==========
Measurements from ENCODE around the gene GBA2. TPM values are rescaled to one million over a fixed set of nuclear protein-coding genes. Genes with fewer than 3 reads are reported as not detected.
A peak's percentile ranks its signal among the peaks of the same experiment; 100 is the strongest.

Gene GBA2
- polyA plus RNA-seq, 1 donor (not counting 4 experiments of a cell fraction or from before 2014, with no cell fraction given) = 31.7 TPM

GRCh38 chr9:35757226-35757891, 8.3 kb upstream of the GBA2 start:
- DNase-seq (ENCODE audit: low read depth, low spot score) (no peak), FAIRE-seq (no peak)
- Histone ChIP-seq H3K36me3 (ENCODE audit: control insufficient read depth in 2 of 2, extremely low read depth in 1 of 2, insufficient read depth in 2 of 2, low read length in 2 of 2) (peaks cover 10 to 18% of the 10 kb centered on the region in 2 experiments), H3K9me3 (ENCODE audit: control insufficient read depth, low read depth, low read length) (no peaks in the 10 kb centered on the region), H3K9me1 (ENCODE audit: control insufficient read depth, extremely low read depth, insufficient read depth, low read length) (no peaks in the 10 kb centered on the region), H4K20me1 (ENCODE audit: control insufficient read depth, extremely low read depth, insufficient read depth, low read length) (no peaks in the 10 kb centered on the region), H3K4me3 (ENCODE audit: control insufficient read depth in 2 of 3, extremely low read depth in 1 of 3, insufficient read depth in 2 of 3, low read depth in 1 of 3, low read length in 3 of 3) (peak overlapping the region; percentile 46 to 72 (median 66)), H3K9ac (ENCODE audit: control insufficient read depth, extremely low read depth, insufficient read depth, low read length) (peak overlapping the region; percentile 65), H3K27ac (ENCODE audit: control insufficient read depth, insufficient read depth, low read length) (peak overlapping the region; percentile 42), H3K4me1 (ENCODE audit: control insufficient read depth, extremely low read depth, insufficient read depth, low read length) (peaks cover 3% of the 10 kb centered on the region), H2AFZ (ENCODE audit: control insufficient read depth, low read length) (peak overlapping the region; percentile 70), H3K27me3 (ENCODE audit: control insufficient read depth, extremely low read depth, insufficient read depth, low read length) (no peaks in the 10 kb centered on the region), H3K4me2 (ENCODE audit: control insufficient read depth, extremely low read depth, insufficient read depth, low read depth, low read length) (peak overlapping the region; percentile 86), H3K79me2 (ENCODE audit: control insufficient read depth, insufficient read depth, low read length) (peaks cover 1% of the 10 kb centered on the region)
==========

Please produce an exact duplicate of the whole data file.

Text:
Measurements from ENCODE around the gene GBA2. TPM values are rescaled to one million over a fixed set of nuclear protein-coding genes. Genes with fewer than 3 reads are reported as not detected.
A peak's percentile ranks its signal among the peaks of the same experiment; 100 is the strongest.

Gene GBA2
- polyA plus RNA-seq, 1 donor (not counting 4 experiments of a cell fraction or from before 2014, with no cell fraction given) = 31.7 TPM

GRCh38 chr9:35757226-35757891, 8.3 kb upstream of the GBA2 start:
- DNase-seq (ENCODE audit: low read depth, low spot score) (no peak), FAIRE-seq (no peak)
- Histone ChIP-seq H3K36me3 (ENCODE audit: control insufficient read depth in 2 of 2, extremely low read depth in 1 of 2, insufficient read depth in 2 of 2, low read length in 2 of 2) (peaks cover 10 to 18% of the 10 kb centered on the region in 2 experiments), H3K9me3 (ENCODE audit: control insufficient read depth, low read depth, low read length) (no peaks in the 10 kb centered on the region), H3K9me1 (ENCODE audit: control insufficient read depth, extremely low read depth, insufficient read depth, low read length) (no peaks in the 10 kb centered on the region), H4K20me1 (ENCODE audit: control insufficient read depth, extremely low read depth, insufficient read depth, low read length) (no peaks in the 10 kb centered on the region), H3K4me3 (ENCODE audit: control insufficient read depth in 2 of 3, extremely low read depth in 1 of 3, insufficient read depth in 2 of 3, low read depth in 1 of 3, low read length in 3 of 3) (peak overlapping the region; percentile 46 to 72 (median 66)), H3K9ac (ENCODE audit: control insufficient read depth, extremely low read depth, insufficient read depth, low read length) (peak overlapping the region; percentile 65), H3K27ac (ENCODE audit: control insufficient read depth, insufficient read depth, low read length) (peak overlapping the region; percentile 42), H3K4me1 (ENCODE audit: control insufficient read depth, extremely low read depth, insufficient read depth, low read length) (peaks cover 3% of the 10 kb centered on the region), H2AFZ (ENCODE audit: control insufficient read depth, low read length) (peak overlapping the region; percentile 70), H3K27me3 (ENCODE audit: control insufficient read depth, extremely low read depth, insufficient read depth, low read length) (no peaks in the 10 kb centered on the region), H3K4me2 (ENCODE audit: control insufficient read depth, extremely low read depth, insufficient read depth, low read depth, low read length) (peak overlapping the region; percentile 86), H3K79me2 (ENCODE audit: control insufficient read depth, insufficient read depth, low read length) (peaks cover 1% of the 10 kb centered on the region)